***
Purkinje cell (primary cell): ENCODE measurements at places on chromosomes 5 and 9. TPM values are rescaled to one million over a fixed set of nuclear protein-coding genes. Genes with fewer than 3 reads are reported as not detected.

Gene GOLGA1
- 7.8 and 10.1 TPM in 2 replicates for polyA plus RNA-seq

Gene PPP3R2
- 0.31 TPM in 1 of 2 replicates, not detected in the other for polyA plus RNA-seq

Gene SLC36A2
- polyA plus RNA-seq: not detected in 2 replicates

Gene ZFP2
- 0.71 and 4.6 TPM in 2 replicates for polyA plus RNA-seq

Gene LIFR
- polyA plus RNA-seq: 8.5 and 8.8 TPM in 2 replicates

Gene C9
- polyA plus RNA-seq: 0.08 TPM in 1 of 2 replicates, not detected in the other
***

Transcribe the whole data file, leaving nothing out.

Purkinje cell (primary cell): ENCODE measurements at places on chromosomes 5 and 9. TPM values are rescaled to one million over a fixed set of nuclear protein-coding genes. Genes with fewer than 3 reads are reported as not detected.

Gene GOLGA1
- 7.8 and 10.1 TPM in 2 replicates for polyA plus RNA-seq

Gene PPP3R2
- 0.31 TPM in 1 of 2 replicates, not detected in the other for polyA plus RNA-seq

Gene SLC36A2
- polyA plus RNA-seq: not detected in 2 replicates

Gene ZFP2
- 0.71 and 4.6 TPM in 2 replicates for polyA plus RNA-seq

Gene LIFR
- polyA plus RNA-seq: 8.5 and 8.8 TPM in 2 replicates

Gene C9
- polyA plus RNA-seq: 0.08 TPM in 1 of 2 replicates, not detected in the other